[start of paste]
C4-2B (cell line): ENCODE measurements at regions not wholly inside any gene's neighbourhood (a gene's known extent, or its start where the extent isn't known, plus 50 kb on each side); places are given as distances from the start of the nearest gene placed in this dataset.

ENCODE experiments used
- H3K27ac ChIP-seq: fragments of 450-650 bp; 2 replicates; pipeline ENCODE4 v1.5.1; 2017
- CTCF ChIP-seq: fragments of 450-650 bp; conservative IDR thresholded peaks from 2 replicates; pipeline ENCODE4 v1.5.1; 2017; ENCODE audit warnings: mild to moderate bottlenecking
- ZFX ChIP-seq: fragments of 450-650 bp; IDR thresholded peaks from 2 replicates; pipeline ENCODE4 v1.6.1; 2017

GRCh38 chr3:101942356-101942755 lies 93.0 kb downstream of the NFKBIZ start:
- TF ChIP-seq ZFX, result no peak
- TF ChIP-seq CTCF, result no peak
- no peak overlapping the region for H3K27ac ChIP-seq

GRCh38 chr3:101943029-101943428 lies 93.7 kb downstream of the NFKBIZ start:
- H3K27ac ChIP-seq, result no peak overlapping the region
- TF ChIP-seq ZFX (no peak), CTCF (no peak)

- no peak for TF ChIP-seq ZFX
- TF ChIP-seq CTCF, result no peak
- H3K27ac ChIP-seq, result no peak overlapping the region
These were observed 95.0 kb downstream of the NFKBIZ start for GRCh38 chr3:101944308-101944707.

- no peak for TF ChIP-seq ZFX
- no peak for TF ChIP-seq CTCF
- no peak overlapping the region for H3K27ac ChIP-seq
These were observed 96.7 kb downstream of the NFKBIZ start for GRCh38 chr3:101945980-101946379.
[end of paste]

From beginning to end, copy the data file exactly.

C4-2B (cell line): ENCODE measurements at regions not wholly inside any gene's neighbourhood (a gene's known extent, or its start where the extent isn't known, plus 50 kb on each side); places are given as distances from the start of the nearest gene placed in this dataset.

ENCODE experiments used
- H3K27ac ChIP-seq: fragments of 450-650 bp; 2 replicates; pipeline ENCODE4 v1.5.1; 2017
- CTCF ChIP-seq: fragments of 450-650 bp; conservative IDR thresholded peaks from 2 replicates; pipeline ENCODE4 v1.5.1; 2017; ENCODE audit warnings: mild to moderate bottlenecking
- ZFX ChIP-seq: fragments of 450-650 bp; IDR thresholded peaks from 2 replicates; pipeline ENCODE4 v1.6.1; 2017

GRCh38 chr3:101942356-101942755 lies 93.0 kb downstream of the NFKBIZ start:
- TF ChIP-seq ZFX, result no peak
- TF ChIP-seq CTCF, result no peak
- no peak overlapping the region for H3K27ac ChIP-seq

GRCh38 chr3:101943029-101943428 lies 93.7 kb downstream of the NFKBIZ start:
- H3K27ac ChIP-seq, result no peak overlapping the region
- TF ChIP-seq ZFX (no peak), CTCF (no peak)

- no peak for TF ChIP-seq ZFX
- TF ChIP-seq CTCF, result no peak
- H3K27ac ChIP-seq, result no peak overlapping the region
These were observed 95.0 kb downstream of the NFKBIZ start for GRCh38 chr3:101944308-101944707.

- no peak for TF ChIP-seq ZFX
- no peak for TF ChIP-seq CTCF
- no peak overlapping the region for H3K27ac ChIP-seq
These were observed 96.7 kb downstream of the NFKBIZ start for GRCh38 chr3:101945980-101946379.